By now the lumbering Bukusu giant’s piki had arrived at the hospital, and the man’s grey funk was interrupted by Zack who immediately greeted him as he handed his pilot the 20 shilling fare, grumbling that it was ''Daylight robbery'', as he simultaneously tipped him five Bob more!
''You seem in a bright, sunny, and positive frame of mind this morning, Boss,'' said Zack with a chatoyant look, redolent of sarcasm.
Just then the big Land Cruiser with the St. Luke’s Foundation livery and clearly marked as an ambulance, arrived. The blue lights were no longer pulsing, nor were the sirens sounding, but the headlights were still flashing high and low, indicating something Zack supposed. In any case the great double tyres on the rear skidded to a halt as the gates were still drawn shut.
''Open the gate, man,'' said Steven to a strange gatekeeper, not Francis Senior, the normal Turkana man who was nowhere to be seen.
''The Gatekeeper said not to open, only for Daktaris, young man,'' replied the stranger.
''This is a daktari. Daktari Adam,'' continued Steve patiently. ''So open this damned gate before I bloody well drive over it.''
Obviously very flustered by now, but reacting badly to being ordered about by someone he saw as being only a boy, he simply said, ''Boy, you speak polite to me. Just because you pilot a big car don’t mean you can talk to me like I’m nobody. I don’t know any daktari here called Adam, so we’ll wait until Francis comes in about 10 minutes, OK?''
Willi and Zack had been observing this little soap opera in progress. Felix, Francis junior, David and Dido decided it was an appropriate time to get out of their cramped seating in the rear of the vehicle, having heard everything that had transpired.
Francis took the lead, just as Adam had also opened his door to say something and Francis senior was walking, emerging around the corner of the admissions block 50m away. Both were beaten to the draw by the younger Francis, who saw neither when he went up to the acting gatekeeper, with Dido beside him.
''Were you born fucking stupid or did it take a lot of practice to get the way you are today, eh? I can’t believe my father left you in charge of your own zipper, let alone the entrance to the hospital. I wouldn’t let you clean my shoes you’re such an idiot. Here in front of your eyes is a great big fucking Land Cruiser, probably the first one you’ve ever seen in your pitiful, miserable, little life. All down the side, in huge letters is written the word Ambulance, on both sides and on the front and on the back. In case you cannot read, which in your case I believe is very possible because you’ve shown yourself to be so totally devoid of any scintilla of intelligence. The bloody thing has blue lights on top, like police cars do. Might it not dawn - even on your dim brain - that this might signify something to do with an emergency? So ambulance equals medical which, pardon me mentioning this, probably equals Daktari, don’t you think?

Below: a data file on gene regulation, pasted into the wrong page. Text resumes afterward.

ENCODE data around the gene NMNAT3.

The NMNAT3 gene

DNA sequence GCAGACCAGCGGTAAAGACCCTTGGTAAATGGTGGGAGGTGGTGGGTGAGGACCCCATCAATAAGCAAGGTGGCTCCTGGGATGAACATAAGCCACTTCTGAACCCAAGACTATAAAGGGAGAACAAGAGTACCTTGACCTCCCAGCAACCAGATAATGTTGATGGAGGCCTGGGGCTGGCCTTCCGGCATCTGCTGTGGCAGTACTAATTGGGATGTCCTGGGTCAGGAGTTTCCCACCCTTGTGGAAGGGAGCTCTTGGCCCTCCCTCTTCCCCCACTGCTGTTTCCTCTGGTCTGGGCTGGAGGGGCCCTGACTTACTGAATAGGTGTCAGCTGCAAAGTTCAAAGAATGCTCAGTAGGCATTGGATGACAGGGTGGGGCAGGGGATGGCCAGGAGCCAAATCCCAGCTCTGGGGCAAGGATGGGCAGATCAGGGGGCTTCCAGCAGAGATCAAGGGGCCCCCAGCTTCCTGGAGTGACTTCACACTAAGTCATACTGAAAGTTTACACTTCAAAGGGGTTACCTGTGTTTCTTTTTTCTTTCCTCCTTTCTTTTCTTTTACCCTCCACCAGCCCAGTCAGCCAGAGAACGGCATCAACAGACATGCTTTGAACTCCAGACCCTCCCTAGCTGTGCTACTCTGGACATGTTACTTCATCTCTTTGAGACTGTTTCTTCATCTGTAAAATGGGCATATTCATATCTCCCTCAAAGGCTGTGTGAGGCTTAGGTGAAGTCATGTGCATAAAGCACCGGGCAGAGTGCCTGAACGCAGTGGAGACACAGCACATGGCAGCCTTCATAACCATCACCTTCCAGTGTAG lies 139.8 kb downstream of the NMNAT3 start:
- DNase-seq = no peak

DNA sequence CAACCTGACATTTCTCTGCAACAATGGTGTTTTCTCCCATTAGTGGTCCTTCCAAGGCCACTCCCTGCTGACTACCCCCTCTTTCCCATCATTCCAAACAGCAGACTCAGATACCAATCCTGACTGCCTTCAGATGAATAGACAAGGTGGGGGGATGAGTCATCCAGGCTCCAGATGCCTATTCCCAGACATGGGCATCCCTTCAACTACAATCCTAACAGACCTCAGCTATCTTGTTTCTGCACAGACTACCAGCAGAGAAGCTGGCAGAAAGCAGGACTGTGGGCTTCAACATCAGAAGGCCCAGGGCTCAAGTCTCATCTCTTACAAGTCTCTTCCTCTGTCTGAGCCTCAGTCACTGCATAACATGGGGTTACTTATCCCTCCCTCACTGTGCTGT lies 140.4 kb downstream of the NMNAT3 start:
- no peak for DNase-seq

''So, GET THIS FUCKING GATE OPEN YOU MORON! Honestly, I think you must stop being so generous and cease lending out your one and only brain cell to the local Askari each morning on your way to work.''
With that closing shot he walked towards the gate with Dido, to be quickly joined by Felix and David. It took just a moment or two for the dazed man, who looked to be in his late 40s – or slightly older – and dressed in ragged brown dress slacks, dirty tennis shoes, and a once white, but now dirty-grey T-shirt with the slogan 'Ever Ready Batteries,' to unlock and open the red double gates for Steven to drive the now passenger-free Cruiser through the entrance to the hospital.
It was as the four boys were walking in that Francis saw his father walking in their direction and Adam to their right.
''Oh, shit! Did dad hear my tirade? If he heard me use the ‘f’ word I’m in for it for sure,'' mumbled Francis to his friends.
''In the circumstances, with two near dead assaulted boys in the area within three days, the use of the ‘f’ word can hardly be seen as a high crime or a felony, Francis. So Chill,'' said Felix.
Despite his friend’s reassurance, Francis couldn’t help wonder if his victory over the temporary gatekeeper might prove a Pyrrhic one once his father’s belt and his arse connected later!